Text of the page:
Regulatory environment

Compliance monitoring

In view of the dramatically changing regulatory environment, the LLB Group is having to confront numerous challenges. The diversity of regulations and their increasing complexity require constant further developments. That is why the LLB Group started to work on a new definition of the compliance function in 2012. The independent organizational unit Group Legal & Compliance supports responsible and business-oriented actions.

According to the regulations governing the conduct of business of Liechtensteinische Landesbank AG of 1 January 2013, compliance is the observance of legal, regulatory and internal regulations as well as of common market standards and codes of conduct. A compliance risk involves the risk of violations against regulations, standards and codes of conduct as well as against corresponding legal, regulatory and internal sanctions. Group Legal & Compliance supports and advises the Group Executive Board regarding the assessment and monitoring of compliance risks.

Combating money laundering

One of the central tasks of Group Legal & Compliance is to fulfil legal and supervisory regulations governing money laundering. The fight against money laundering and the financing of terrorism has been a top priority of Liechtenstein for years, which has a zero-tolerance policy relating to such matters. As a member of the EEA, Liechtenstein has completely implemented the EU’s third anti-money laundering directive (2005/60/EC) as well as the Commission directive (2006/70/EC) concerning both the definition of the term «politically exposed person» and the determination of the technical criteria for simplified due diligence obligations.

Furthermore, Liechtenstein has taken the measures required to implement Regulation (EC) No. 1781/2006 on information on the payer to accompany transfers of funds. In particular, the corresponding implementation regulations are included in the law on due diligence obligations to combat money laundering, organized crime and the financing of terrorism («Gesetz über berufliche Sorgfaltspflichten zur Bekämpfung von Geldwäscherei, organisierter Kriminalität und Terrorismusfinanzierung» / SPG) of 11 December 2008. In February 2013, a revised version of this law with a corresponding directive came into force. The regulation of due diligence obligations in regard to transactions and business relations with persons in or from countries whose due diligence obligation measures do not meet international standards is a central point of this law. The law also focuses on particularly complex transactions and structures.

Early in 2012, the Financial Action Task Force (FATF) also updated some of its recommendations on combating money laundering and the financing of terrorism (40 recommendations plus 9 special recommendations). One item is: serious tax offences can in future be considered predicate offences for money laundering. Furthermore, the FATF has established the risk-based approach as the most efficient instrument for combating financial crimes.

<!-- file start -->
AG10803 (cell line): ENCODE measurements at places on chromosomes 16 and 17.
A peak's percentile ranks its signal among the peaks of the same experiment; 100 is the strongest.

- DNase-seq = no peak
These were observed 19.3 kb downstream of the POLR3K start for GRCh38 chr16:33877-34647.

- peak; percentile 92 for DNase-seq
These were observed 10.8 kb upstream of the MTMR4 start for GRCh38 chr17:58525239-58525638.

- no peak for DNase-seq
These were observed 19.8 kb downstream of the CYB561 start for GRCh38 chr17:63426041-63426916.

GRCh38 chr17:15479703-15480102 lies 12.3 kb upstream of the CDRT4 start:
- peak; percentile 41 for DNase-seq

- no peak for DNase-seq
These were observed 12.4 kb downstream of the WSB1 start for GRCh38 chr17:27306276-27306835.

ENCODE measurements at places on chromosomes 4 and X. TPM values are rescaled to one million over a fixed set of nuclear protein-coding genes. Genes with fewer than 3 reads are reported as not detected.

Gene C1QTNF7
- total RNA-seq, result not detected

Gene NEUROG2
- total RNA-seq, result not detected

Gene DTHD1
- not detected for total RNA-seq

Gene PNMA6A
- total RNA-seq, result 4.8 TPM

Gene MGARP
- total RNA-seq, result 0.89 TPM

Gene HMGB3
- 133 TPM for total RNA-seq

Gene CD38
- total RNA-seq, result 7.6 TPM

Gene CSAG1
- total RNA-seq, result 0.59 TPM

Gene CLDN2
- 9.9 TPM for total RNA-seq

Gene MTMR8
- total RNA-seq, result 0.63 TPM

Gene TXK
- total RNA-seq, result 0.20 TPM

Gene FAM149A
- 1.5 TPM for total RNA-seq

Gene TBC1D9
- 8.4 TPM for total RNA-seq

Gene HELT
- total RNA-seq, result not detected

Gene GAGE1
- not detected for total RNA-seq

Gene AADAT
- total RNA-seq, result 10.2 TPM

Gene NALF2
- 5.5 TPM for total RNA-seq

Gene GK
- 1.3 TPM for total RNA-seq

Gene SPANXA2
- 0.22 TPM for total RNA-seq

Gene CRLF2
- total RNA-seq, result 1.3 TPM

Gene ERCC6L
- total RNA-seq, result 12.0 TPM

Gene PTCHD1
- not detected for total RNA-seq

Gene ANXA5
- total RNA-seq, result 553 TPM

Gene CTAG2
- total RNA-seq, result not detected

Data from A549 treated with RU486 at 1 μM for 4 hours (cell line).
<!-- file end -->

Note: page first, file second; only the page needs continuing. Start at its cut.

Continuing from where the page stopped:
In the fight against money laundering, the principle of «getting to know your customer» is considered crucial. Prior to the start of a business relationship, the party subject to the due diligence obligations establishes the identity of the client as well as of the economic beneficiary and creates a client profile. The principle of «getting to know your customer» ensures the greatest possible transparency in business relationships.

Avoidance of conflicts of interest

One key task of compliance is to make sure that employees observe applicable laws and regulations while doing their daily work. The main operative force behind compliance is each and every employee. The LLB Group ensures that client interests are safeguarded through internal directives and clearly defined processes. With this in mind, a further round of automatization is planned for 2013.

At LLB, knowledge as a resource and its targeted use play an important role. Accordingly, Group Legal & Compliance conducts systematic monitoring in a number of business divisions. The structured collection of information is made available to interested employees through a databank. They use this knowledge base as a reference source and to keep their knowledge up to date.

Deposit and investor protection

After the financial crisis the most important industrialized nations and emerging economies agreed on reforms to increase the stability of the financial system. At the end of 2010, the leading economic powers (G20), including the USA, committed themselves to applying «Basel III» as of 2013. The regulations, which will be progressively introduced by 2019, commit banks to larger capital buffers. The reforms aim at improving the regulation, supervision and risk management of banks and, as a result, at strengthening the resilience of individual banks and of the banking system as a whole. The USA has, however, indefinitely postponed the introduction of stricter capital directives. In the EU countries, Basel III regulations will only come into force on 1 January 2014 at the earliest.

The EU will transpose the Basel III regulations into current EU law within the framework of the «Capital Requirements Directive IV» (CRD IV) and the «Capital Requirements Regulation» (CRR). In accordance with the Agreement on the EEA, Liechtenstein will implement CRD IV regulations into national law. Since the CRR is a directly applicable regulation and its content has been mostly regulated to date by the «Capital Adequacy Directive» (CAD), the latter will probably be completely revised or replaced in its current form. A corresponding workgroup has taken up its work.

The equity regulations of the Principality of Liechtenstein, which are based on the standards of the Basel Committee on Banking Supervision, form the regulatory basis for the LLB Group. These capital and liquidity regulations have already been widely implemented by the Liechtensteinische Landesbank.